47 migrants feared dead off Mauritania

47 migrants feared dead off Mauritania
47 migrants are feared to have died after a boat with only seven survivors was found drifting off the coast of Mauritania, a UN official said.
2 min read
Hundreds of migrants have been killed trying to make the perilous journey from Mauritania to the Canary Islands [Getty]

Forty-seven migrants are feared to have died off the coast of Mauritania after a boat was found drifting with seven survivors on board, an official with the UN's migration agency said Tuesday.

The boat "most probably" left the Laayoune region of Western Sahara on August 3, heading for the Spanish archipelago of the Canaries, Nicolas Hochart of the International Office for Migration (IOM) told AFP.

But it suffered an engine failure and drifted for nearly two weeks before being spotted by Mauritanian coastguards on Monday off Nouadhibou, he said.

Fifty-four people, including two children aged under three and a teenage girl, were aboard at the start of the trip, he said, quoting testimony from survivors.

They were from West Africa, he said, without giving further details.

"If everything goes well, the trip takes several days at the most," Hochart said.

But "when the engine failed, they had no backup supplies" of food and water, he said.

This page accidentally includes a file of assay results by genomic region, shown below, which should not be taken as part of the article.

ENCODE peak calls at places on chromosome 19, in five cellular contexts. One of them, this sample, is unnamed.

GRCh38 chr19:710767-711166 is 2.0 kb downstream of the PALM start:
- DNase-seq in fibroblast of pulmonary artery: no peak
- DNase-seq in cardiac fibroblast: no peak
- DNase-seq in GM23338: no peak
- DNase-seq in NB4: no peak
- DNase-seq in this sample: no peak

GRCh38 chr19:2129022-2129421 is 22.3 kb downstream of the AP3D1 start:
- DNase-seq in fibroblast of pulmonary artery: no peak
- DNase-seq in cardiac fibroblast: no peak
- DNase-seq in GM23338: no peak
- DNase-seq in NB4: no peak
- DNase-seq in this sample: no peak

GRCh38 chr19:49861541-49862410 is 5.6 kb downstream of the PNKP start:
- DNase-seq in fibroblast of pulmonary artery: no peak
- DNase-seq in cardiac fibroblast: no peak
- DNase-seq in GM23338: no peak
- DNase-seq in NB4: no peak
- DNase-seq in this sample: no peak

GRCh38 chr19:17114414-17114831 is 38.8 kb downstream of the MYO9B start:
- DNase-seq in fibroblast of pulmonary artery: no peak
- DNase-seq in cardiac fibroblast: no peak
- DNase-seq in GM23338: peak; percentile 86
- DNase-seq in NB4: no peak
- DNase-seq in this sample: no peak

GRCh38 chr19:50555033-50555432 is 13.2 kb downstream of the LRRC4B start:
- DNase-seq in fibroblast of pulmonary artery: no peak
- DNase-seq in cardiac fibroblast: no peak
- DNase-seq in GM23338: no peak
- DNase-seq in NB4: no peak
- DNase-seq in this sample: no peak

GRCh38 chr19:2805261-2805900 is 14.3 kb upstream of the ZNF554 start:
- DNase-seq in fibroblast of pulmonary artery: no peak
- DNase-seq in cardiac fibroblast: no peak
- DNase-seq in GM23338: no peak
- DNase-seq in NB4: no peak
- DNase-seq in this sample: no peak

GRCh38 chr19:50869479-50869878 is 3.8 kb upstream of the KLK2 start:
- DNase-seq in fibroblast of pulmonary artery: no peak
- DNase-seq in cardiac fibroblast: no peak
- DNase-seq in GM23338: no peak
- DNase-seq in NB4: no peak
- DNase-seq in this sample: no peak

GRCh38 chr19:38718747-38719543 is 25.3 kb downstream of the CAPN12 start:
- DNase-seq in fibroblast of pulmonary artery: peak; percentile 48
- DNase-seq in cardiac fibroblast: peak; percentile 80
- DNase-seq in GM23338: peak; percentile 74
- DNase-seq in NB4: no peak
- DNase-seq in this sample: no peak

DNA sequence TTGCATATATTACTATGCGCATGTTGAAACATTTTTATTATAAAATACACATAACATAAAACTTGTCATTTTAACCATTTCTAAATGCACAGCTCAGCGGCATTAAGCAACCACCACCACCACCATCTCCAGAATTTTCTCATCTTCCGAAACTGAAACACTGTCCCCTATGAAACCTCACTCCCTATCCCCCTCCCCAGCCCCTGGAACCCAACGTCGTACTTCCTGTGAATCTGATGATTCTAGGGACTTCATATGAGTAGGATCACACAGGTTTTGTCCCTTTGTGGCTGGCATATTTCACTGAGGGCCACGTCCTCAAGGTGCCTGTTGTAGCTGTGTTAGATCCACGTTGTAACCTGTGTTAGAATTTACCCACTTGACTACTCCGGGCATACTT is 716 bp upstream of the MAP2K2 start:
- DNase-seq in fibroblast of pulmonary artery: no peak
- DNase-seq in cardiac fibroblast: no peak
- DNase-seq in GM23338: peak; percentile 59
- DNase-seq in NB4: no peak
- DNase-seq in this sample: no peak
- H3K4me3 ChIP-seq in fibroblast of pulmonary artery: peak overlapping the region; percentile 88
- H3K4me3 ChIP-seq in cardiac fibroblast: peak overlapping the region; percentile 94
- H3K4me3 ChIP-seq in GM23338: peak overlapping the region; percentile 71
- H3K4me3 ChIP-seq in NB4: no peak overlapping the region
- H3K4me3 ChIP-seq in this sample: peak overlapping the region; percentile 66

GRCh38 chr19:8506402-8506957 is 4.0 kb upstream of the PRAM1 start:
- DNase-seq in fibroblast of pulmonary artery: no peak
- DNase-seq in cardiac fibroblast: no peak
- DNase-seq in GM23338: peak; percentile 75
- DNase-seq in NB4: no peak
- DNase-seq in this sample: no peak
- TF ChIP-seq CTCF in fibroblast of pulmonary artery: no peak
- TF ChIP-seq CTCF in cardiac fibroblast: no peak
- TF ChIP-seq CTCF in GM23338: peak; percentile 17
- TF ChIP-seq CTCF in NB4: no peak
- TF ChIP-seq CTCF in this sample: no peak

The migration route from the northwestern African coast to the Canaries, a gateway to the European Union, has suffered a string of tragedies in recent years.

At its shortest, the crossing is around 100 kilometres (60 miles), but it is a notoriously dangerous route because of strong currents. Vessels are also typically overcrowded and in poor condition.

Several hundred people have died or gone missing attempting the trip since the start of the year, Hochart said.

In April, 17 people were found dead on a boat drifting off the Canary island of El Hierro. Three survivors were winched to safety by a Spanish military helicopter.

In 2020, 1,851 people died on the route, according to the Caminando Fronteras organisation which monitors migrant flows.

Rights groups have said that the Covid-19 crisis may have contributed to the migratory surge by hitting tourism, fishing and other areas of casual labour.